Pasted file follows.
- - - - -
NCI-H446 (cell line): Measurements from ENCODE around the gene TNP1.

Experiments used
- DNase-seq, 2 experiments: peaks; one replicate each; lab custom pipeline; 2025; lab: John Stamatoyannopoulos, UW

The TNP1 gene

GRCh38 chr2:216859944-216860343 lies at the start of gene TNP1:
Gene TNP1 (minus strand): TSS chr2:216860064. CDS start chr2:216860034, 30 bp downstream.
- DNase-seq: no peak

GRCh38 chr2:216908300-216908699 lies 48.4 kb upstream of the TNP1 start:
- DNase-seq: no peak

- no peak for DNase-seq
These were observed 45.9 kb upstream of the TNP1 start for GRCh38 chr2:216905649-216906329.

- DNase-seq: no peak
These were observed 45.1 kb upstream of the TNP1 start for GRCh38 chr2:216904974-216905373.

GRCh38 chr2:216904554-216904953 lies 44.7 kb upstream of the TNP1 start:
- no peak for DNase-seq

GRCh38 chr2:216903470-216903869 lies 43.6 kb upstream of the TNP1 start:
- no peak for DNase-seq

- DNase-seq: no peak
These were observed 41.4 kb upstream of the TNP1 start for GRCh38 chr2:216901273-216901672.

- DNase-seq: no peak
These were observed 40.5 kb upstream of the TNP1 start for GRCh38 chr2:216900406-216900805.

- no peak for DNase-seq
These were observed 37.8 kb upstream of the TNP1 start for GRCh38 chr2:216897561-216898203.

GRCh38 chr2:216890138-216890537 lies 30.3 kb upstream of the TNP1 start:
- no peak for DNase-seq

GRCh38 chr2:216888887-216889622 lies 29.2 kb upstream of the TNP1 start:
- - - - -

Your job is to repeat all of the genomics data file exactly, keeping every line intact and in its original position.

NCI-H446 (cell line): Measurements from ENCODE around the gene TNP1.

Experiments used
- DNase-seq, 2 experiments: peaks; one replicate each; lab custom pipeline; 2025; lab: John Stamatoyannopoulos, UW

The TNP1 gene

GRCh38 chr2:216859944-216860343 lies at the start of gene TNP1:
Gene TNP1 (minus strand): TSS chr2:216860064. CDS start chr2:216860034, 30 bp downstream.
- DNase-seq: no peak

GRCh38 chr2:216908300-216908699 lies 48.4 kb upstream of the TNP1 start:
- DNase-seq: no peak

- no peak for DNase-seq
These were observed 45.9 kb upstream of the TNP1 start for GRCh38 chr2:216905649-216906329.

- DNase-seq: no peak
These were observed 45.1 kb upstream of the TNP1 start for GRCh38 chr2:216904974-216905373.

GRCh38 chr2:216904554-216904953 lies 44.7 kb upstream of the TNP1 start:
- no peak for DNase-seq

GRCh38 chr2:216903470-216903869 lies 43.6 kb upstream of the TNP1 start:
- no peak for DNase-seq

- DNase-seq: no peak
These were observed 41.4 kb upstream of the TNP1 start for GRCh38 chr2:216901273-216901672.

- DNase-seq: no peak
These were observed 40.5 kb upstream of the TNP1 start for GRCh38 chr2:216900406-216900805.

- no peak for DNase-seq
These were observed 37.8 kb upstream of the TNP1 start for GRCh38 chr2:216897561-216898203.

GRCh38 chr2:216890138-216890537 lies 30.3 kb upstream of the TNP1 start:
- no peak for DNase-seq

GRCh38 chr2:216888887-216889622 lies 29.2 kb upstream of the TNP1 start: